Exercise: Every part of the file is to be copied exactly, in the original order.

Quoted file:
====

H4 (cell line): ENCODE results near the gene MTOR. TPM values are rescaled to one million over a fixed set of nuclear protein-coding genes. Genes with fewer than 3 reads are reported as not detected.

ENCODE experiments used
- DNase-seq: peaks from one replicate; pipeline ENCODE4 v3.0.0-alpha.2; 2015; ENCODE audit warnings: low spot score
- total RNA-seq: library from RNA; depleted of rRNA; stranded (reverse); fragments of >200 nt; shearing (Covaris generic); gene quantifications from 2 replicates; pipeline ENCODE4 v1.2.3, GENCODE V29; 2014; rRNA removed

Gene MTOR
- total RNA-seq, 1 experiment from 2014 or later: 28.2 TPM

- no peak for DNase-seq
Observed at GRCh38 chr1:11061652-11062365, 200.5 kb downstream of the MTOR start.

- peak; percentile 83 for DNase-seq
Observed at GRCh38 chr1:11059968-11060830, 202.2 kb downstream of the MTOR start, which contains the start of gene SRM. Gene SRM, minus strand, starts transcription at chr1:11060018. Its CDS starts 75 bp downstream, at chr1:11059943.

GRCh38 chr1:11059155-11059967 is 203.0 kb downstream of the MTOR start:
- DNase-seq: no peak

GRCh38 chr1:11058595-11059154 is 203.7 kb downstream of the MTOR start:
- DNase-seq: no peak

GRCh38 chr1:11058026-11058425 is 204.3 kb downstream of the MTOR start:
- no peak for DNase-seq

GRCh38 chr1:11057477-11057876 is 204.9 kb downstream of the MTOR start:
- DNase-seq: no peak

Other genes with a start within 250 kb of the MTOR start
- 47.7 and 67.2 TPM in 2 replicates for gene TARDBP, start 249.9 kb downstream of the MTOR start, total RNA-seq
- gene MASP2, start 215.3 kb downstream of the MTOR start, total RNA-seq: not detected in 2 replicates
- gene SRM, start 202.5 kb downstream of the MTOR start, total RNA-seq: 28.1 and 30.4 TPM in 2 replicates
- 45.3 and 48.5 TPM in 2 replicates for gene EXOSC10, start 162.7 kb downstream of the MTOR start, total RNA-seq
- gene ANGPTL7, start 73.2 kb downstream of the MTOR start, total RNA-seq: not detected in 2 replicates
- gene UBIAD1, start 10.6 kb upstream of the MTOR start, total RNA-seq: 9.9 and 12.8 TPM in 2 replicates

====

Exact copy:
H4 (cell line): ENCODE results near the gene MTOR. TPM values are rescaled to one million over a fixed set of nuclear protein-coding genes. Genes with fewer than 3 reads are reported as not detected.

ENCODE experiments used
- DNase-seq: peaks from one replicate; pipeline ENCODE4 v3.0.0-alpha.2; 2015; ENCODE audit warnings: low spot score
- total RNA-seq: library from RNA; depleted of rRNA; stranded (reverse); fragments of >200 nt; shearing (Covaris generic); gene quantifications from 2 replicates; pipeline ENCODE4 v1.2.3, GENCODE V29; 2014; rRNA removed

Gene MTOR
- total RNA-seq, 1 experiment from 2014 or later: 28.2 TPM

- no peak for DNase-seq
Observed at GRCh38 chr1:11061652-11062365, 200.5 kb downstream of the MTOR start.

- peak; percentile 83 for DNase-seq
Observed at GRCh38 chr1:11059968-11060830, 202.2 kb downstream of the MTOR start, which contains the start of gene SRM. Gene SRM, minus strand, starts transcription at chr1:11060018. Its CDS starts 75 bp downstream, at chr1:11059943.

GRCh38 chr1:11059155-11059967 is 203.0 kb downstream of the MTOR start:
- DNase-seq: no peak

GRCh38 chr1:11058595-11059154 is 203.7 kb downstream of the MTOR start:
- DNase-seq: no peak

GRCh38 chr1:11058026-11058425 is 204.3 kb downstream of the MTOR start:
- no peak for DNase-seq

GRCh38 chr1:11057477-11057876 is 204.9 kb downstream of the MTOR start:
- DNase-seq: no peak

Other genes with a start within 250 kb of the MTOR start
- 47.7 and 67.2 TPM in 2 replicates for gene TARDBP, start 249.9 kb downstream of the MTOR start, total RNA-seq
- gene MASP2, start 215.3 kb downstream of the MTOR start, total RNA-seq: not detected in 2 replicates
- gene SRM, start 202.5 kb downstream of the MTOR start, total RNA-seq: 28.1 and 30.4 TPM in 2 replicates
- 45.3 and 48.5 TPM in 2 replicates for gene EXOSC10, start 162.7 kb downstream of the MTOR start, total RNA-seq
- gene ANGPTL7, start 73.2 kb downstream of the MTOR start, total RNA-seq: not detected in 2 replicates
- gene UBIAD1, start 10.6 kb upstream of the MTOR start, total RNA-seq: 9.9 and 12.8 TPM in 2 replicates